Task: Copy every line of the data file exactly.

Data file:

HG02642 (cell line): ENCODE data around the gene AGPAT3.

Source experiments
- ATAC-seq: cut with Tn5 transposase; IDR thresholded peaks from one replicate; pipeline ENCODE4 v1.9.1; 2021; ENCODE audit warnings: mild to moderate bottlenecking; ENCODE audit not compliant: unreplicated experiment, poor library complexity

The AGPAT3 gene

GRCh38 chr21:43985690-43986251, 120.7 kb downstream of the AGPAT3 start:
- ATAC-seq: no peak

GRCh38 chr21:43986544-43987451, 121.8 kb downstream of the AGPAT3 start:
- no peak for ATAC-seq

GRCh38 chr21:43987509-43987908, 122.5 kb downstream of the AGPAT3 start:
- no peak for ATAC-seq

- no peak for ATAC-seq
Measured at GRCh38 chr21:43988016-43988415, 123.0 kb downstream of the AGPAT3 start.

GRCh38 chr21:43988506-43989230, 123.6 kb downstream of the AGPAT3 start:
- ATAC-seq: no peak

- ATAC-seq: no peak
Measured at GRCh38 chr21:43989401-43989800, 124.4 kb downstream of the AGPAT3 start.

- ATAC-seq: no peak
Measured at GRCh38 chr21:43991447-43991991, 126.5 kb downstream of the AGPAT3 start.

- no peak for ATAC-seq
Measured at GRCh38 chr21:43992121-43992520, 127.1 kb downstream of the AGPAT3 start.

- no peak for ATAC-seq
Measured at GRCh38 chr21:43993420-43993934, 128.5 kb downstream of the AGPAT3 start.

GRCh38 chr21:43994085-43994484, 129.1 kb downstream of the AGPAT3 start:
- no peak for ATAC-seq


HG02642 (cell line): ENCODE data around the gene AGPAT3.

Source experiments
- ATAC-seq: cut with Tn5 transposase; IDR thresholded peaks from one replicate; pipeline ENCODE4 v1.9.1; 2021; ENCODE audit warnings: mild to moderate bottlenecking; ENCODE audit not compliant: unreplicated experiment, poor library complexity

The AGPAT3 gene

GRCh38 chr21:43985690-43986251, 120.7 kb downstream of the AGPAT3 start:
- ATAC-seq: no peak

GRCh38 chr21:43986544-43987451, 121.8 kb downstream of the AGPAT3 start:
- no peak for ATAC-seq

GRCh38 chr21:43987509-43987908, 122.5 kb downstream of the AGPAT3 start:
- no peak for ATAC-seq

- no peak for ATAC-seq
Measured at GRCh38 chr21:43988016-43988415, 123.0 kb downstream of the AGPAT3 start.

GRCh38 chr21:43988506-43989230, 123.6 kb downstream of the AGPAT3 start:
- ATAC-seq: no peak

- ATAC-seq: no peak
Measured at GRCh38 chr21:43989401-43989800, 124.4 kb downstream of the AGPAT3 start.

- ATAC-seq: no peak
Measured at GRCh38 chr21:43991447-43991991, 126.5 kb downstream of the AGPAT3 start.

- no peak for ATAC-seq
Measured at GRCh38 chr21:43992121-43992520, 127.1 kb downstream of the AGPAT3 start.

- no peak for ATAC-seq
Measured at GRCh38 chr21:43993420-43993934, 128.5 kb downstream of the AGPAT3 start.

GRCh38 chr21:43994085-43994484, 129.1 kb downstream of the AGPAT3 start:
- no peak for ATAC-seq